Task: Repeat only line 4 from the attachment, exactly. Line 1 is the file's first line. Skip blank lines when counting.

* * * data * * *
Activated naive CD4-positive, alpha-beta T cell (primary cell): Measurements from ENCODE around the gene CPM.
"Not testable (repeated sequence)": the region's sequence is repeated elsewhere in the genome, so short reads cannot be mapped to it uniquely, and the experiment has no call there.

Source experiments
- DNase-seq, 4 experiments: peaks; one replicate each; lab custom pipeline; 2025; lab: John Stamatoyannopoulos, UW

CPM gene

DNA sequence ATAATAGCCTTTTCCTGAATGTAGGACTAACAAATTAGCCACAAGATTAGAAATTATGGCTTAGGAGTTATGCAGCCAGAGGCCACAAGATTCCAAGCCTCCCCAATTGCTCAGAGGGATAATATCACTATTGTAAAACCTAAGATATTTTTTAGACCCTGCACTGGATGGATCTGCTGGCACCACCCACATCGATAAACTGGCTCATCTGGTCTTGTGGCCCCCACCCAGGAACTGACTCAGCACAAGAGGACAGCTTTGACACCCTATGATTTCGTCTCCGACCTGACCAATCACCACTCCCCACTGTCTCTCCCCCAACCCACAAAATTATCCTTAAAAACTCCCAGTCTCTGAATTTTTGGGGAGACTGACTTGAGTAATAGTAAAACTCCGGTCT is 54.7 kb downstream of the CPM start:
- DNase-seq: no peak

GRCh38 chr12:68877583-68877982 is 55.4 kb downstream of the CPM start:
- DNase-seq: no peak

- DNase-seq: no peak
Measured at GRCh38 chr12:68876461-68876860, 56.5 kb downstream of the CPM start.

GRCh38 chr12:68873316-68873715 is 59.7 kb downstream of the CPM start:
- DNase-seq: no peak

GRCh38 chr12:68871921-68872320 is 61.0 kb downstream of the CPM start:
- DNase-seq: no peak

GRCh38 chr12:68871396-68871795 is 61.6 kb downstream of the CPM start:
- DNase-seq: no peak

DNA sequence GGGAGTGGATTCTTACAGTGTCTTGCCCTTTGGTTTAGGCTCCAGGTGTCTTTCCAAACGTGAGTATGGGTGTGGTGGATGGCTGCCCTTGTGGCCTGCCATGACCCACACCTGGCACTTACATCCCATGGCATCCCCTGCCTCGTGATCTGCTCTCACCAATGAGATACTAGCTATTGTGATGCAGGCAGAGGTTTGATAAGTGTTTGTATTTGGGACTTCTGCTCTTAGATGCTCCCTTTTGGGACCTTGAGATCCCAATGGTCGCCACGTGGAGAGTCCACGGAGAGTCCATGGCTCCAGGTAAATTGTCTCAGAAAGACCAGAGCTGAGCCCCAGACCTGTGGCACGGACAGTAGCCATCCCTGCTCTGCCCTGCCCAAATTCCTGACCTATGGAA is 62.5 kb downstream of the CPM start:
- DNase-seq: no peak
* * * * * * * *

- DNase-seq, 4 experiments: peaks; one replicate each; lab custom pipeline; 2025; lab: John Stamatoyannopoulos, UW